The most amazing woman I ever met

by Anando Bharti

She was dancing ecstatically down the street towards me as I emerged into the early morning madness surrounding Pune railway station – the alien sights and sounds, smells, chaos and dirt filling all my senses to overload - so foreign, yet so familiar. It was only six am, but already the noise of the rickshaws drowned out the cries of street vendors, the exhaust fumes mingling with the smoke from thousands of breakfast fires. A city of three million people waking and already throbbing with life, the temperature rising moment by moment with the sun.


I’d landed in India six hours before, arriving in Mumbai at midnight, and sharing a taxi with two friends I’d met by chance on the flight. One of them lay in the back of the cab with a blanket over his head all the way from the airport to Pune, muttering to himself over and over ‘I can’t believe I did this to myself again, why am I in India again, why did I come here again?’ It was my question too. My second journey home – I’d had a life and death encounter with Mother India on my first visit, and wasn’t sure what to expect now except the really really unexpected, and I was excited to be back – I’d been away in the West and dreaming of India for eight long years, never sure it could ever really happen that I would return.


We arrived in Pune at four am, found a hotel room near the station and turned out the lights, but I was too wired to sleep, and as dawn started seeping through the curtains I ventured out into the street to find what awaited me. Just outside the hotel gate I met a wretched beggar woman clutching a baby wrapped in dirty rags, and thought briefly about giving her all the money I had in my belt – that is, everything I had in the world – in an instant an avalanche of worst-case scenarios flooded my mind and I decided against it. I had been in India without money before, and did not wish to repeat the experience – at least, that’s what I thought. Little did I know.
I was still mindfucking about poverty, charity, what can I do?, why her not me?, the whole banana, when the piercing clamor of finger cymbals ricocheting off the cobblestones drew my attention to the street in front of me, where I saw the most stunning spectacle of my life – a beautiful Indian woman clad in sky blue silk sari, her thick black hair unbrushed tumbling in riotous Medusa-like cascades below her waist, dancing in slow motion to the hypnotic rhythms ringing from her fingertips and the mantras pouring from her lips, all while balancing a large silver tray on her head. On the tray were artfully arranged a vase of flowers, incense sticks, fruit, a mirror reflecting the sun, a glass of water, a statue of Shiva.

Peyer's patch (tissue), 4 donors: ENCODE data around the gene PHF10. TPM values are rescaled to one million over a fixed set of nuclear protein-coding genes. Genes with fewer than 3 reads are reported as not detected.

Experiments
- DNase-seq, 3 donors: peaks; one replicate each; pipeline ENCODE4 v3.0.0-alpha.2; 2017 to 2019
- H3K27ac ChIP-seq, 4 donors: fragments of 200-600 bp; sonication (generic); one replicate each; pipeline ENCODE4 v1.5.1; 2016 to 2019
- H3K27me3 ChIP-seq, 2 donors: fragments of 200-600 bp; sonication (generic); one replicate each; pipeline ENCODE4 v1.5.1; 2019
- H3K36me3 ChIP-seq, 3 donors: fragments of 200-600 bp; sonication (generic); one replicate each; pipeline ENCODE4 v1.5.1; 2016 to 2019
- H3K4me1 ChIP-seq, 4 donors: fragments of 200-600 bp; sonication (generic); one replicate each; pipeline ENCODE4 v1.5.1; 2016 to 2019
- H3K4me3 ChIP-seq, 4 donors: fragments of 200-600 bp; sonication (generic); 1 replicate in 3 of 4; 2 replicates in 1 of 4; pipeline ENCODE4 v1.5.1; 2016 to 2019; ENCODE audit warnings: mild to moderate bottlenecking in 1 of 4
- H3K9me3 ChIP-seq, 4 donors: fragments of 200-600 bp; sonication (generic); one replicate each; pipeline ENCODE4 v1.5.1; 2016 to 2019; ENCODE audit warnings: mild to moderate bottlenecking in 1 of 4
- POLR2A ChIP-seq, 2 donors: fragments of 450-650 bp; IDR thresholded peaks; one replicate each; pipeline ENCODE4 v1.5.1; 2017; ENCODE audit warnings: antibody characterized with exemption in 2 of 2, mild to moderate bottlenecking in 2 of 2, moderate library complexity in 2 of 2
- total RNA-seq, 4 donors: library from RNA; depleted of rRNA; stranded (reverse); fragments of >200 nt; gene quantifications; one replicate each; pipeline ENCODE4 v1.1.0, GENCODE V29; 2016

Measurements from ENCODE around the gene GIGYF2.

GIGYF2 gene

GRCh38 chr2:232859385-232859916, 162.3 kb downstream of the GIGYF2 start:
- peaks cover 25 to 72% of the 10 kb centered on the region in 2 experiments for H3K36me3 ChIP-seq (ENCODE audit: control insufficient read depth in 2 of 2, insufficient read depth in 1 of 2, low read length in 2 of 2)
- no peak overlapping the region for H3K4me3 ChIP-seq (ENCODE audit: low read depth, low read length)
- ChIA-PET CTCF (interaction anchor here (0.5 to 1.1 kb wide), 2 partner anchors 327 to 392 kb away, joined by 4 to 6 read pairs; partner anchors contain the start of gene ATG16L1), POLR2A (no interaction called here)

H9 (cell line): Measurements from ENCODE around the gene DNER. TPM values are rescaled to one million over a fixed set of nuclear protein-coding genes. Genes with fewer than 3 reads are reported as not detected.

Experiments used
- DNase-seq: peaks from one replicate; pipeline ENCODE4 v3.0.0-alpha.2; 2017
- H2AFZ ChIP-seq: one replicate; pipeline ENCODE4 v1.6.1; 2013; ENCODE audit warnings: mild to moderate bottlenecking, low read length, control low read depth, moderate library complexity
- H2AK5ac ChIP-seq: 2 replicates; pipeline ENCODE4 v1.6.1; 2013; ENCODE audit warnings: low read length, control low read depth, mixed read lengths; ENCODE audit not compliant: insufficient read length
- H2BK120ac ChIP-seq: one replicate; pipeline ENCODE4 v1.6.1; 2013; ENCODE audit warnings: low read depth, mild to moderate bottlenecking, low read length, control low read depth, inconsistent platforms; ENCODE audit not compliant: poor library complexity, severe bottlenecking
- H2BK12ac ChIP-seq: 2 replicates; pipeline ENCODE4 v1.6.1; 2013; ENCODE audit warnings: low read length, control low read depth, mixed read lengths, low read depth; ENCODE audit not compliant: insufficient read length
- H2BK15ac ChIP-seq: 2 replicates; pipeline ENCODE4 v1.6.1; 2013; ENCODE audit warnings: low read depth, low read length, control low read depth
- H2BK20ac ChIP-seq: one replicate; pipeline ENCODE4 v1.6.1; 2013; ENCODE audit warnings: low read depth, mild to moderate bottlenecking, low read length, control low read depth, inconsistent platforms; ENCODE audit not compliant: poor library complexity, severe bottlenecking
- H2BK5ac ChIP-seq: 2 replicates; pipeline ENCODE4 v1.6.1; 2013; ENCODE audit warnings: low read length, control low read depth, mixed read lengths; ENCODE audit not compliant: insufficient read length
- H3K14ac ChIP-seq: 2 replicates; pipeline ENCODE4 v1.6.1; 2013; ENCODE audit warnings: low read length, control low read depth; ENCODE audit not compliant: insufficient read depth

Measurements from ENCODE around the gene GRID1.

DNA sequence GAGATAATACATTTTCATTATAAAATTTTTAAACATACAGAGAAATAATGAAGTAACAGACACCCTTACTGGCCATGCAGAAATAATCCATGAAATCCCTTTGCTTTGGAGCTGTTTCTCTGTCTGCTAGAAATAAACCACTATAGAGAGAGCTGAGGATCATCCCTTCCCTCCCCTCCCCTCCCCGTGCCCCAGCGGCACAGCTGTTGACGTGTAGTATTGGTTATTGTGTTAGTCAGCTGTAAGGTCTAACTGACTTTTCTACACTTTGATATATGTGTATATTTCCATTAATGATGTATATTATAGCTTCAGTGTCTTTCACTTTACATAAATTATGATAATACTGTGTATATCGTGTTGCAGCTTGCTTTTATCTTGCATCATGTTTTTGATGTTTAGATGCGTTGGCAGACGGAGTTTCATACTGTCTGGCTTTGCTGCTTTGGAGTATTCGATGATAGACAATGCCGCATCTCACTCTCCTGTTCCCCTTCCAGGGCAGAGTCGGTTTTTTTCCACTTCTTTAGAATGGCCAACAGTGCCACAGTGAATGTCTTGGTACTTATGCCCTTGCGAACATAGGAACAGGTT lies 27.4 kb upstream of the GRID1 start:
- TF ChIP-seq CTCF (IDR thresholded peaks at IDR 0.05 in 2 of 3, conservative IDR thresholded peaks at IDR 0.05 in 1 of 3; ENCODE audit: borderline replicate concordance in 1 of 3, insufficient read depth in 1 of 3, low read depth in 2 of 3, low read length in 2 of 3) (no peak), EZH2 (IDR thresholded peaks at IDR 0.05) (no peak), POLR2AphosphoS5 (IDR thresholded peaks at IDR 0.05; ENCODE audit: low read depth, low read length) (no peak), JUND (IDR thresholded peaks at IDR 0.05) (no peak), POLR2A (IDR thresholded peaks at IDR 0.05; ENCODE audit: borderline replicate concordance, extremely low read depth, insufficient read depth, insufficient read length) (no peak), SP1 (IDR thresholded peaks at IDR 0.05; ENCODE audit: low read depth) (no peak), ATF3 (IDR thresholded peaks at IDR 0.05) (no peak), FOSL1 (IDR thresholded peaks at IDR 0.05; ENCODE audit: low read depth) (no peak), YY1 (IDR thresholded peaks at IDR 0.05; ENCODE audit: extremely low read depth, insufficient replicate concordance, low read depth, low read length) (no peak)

She was swaying from side to side, bouncing up and down on one foot for eight beats while her other foot moved gracefully forward to meet the earth. Her hennaed hands traced delicate mudras in front of her heart as the rhythms rang from her fingers and the tiny bells on her ankle bracelets,. She was accompanied by a sadhu with knee-length dreadlocks, carrying a Shiva trident. He walked quietly like a shadow down the side of the street, almost invisible, his presence like that of a guardian angel to his queen holding center stage.


It was obvious they were Tantricas, even though I’d never seen Tantricas in their natural state before. Devotees of Shiva who walk the path of Tantra, the ancient science of the soul, much maligned and misunderstood, their tradition is almost invisible in modern India. I had heard that centuries ago, thousands of Tantricas had been killed because they moved as couples, man and woman together wearing the one blue robe, which offended the moralists of the day. Since then they had basically disappeared from view. It was rumored that perhaps they were to be found in hidden temples in the mountains, but I never expected to meet some in the marketplace of a teeming city, and performing their rituals in public.


As the woman came close to me our eyes met, and for an instant I was transported into the beauty of her world, the depth of her soul – the trance dance, no-mind ecstasy passionate abandon, raw uncivilized life-giving primal woman sex energy, totally on fire. Her wild eyes spoke to me laughingly, they said, ‘I really don’t give a fuck.’ And we passed each other by, she dancing ecstatically down the street behind me disappearing out of my life forever, the most amazing woman I ever met.